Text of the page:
However, the new provisions do not exclude any unfair terms which are otherwise permitted. For example, where an air waybill incorporates the package, time-bar and other limitation provisions of the Civil Aviation (Carriers' Liability) Act 1959 (CA(CL)A), such terms would not be "unfair" vis-ŕ-vis small businesses.

Limitations permitted by the Marine Insurance Act will not fall under "unfair terms"

The unfair terms provisions will not apply to terms regulated by the Insurance Contracts Act 1984 (ICA) (which will include many goods in transit, cargo liability, freight forwarder, port liability and logistics operator insurance policies). Section 15 of the ICA confirms that it is the sole source of remedies available in relation to insurance contracts which are governed by the ICA.

However, the position may be different in relation to some provisions in marine insurance contracts, which are governed by the Marine Insurance Act 1909 (MIA) (and which are specifically excluded from the ICA). Such contracts (e.g. marine open cover contracts) often incorporate standard forms such as the various Institute Cargo Clauses. To the extent that those standard form marine insurance contracts incorporate limitations which are permitted by the MIA (e.g. exclusions for wilful misconduct of the insured, or inherent vice or nature of the subject matter insured), then the extended "unfair terms" provisions would not apply.

Transport sector participants should review, update or amend contracts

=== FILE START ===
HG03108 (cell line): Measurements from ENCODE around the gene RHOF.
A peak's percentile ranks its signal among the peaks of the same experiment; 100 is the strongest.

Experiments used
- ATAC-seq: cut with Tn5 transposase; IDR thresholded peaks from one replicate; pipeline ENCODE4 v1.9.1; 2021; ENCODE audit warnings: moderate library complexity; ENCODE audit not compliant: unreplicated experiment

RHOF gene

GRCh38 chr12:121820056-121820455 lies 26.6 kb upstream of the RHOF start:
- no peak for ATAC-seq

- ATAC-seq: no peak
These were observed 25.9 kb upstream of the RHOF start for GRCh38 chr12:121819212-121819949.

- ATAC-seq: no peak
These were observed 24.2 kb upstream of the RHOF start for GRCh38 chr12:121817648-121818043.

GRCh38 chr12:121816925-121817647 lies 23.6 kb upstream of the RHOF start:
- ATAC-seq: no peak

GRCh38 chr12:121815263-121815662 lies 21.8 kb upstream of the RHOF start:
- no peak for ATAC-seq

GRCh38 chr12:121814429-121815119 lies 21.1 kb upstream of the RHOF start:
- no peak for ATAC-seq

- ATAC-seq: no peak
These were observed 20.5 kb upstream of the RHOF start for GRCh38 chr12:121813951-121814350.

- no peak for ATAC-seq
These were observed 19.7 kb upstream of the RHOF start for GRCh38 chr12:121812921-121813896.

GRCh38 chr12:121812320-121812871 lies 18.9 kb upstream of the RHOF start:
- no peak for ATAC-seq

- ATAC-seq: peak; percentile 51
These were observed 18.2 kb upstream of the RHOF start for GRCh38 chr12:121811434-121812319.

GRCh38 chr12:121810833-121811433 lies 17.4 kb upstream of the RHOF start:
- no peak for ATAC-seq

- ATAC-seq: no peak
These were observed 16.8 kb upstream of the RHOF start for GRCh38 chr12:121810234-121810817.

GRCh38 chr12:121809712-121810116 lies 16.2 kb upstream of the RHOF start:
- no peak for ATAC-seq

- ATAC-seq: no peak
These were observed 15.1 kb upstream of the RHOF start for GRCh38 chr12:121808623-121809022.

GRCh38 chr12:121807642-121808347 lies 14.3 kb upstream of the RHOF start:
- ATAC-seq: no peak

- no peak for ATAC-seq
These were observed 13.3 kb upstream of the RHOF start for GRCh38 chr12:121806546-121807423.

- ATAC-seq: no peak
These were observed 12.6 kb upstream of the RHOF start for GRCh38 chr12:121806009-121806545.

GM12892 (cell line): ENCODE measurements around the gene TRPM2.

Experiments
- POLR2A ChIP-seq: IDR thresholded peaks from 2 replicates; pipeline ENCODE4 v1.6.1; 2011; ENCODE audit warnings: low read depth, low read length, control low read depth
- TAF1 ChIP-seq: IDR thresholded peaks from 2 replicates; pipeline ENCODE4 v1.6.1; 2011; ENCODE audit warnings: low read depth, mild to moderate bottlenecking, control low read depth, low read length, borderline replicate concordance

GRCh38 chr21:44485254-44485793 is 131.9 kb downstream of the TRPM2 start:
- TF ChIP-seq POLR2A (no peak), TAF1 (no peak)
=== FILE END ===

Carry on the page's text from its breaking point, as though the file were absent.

A few recommendations for the transport sector include:

  • Consider whether an update or amendment of your contracts is required.
  • Review and update any standard form contracts before 12 November 2016 to adopt clearer language and where appropriate, remove or modify clearly unfair terms.
  • In undertaking the review, and when considering individual terms, test whether the term is legitimate and extends no more than is reasonably necessary.
  • To the extent that transport sector participants are able to rely upon limitation provisions in other legislation (such as the CA(CL)A and the MIA), standard terms should be amended to include them.
  • Adopt a fully open and transparent approach with all customers to ensure that terms and conditions are brought to their attention prior to any services being provided, and in particular the terms which are heavily weighted in the service provider's favour. 

As an alternative, consider having different standard form contracts for small business and other business customers. The imperative would be to identify, before a contract is entered into, whether the other party falls within the definition of small business; this may be difficult without alerting that customer to the disadvantaged position they may be in if they do not fall within the small business requirements and the protections given by the newly extended provisions.

Andrew Probert
Transport and logistics
Colin Biggers & Paisley

The content of this article is intended to provide a general guide to the subject matter. Specialist advice should be sought about your specific circumstances.

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Andrew Probert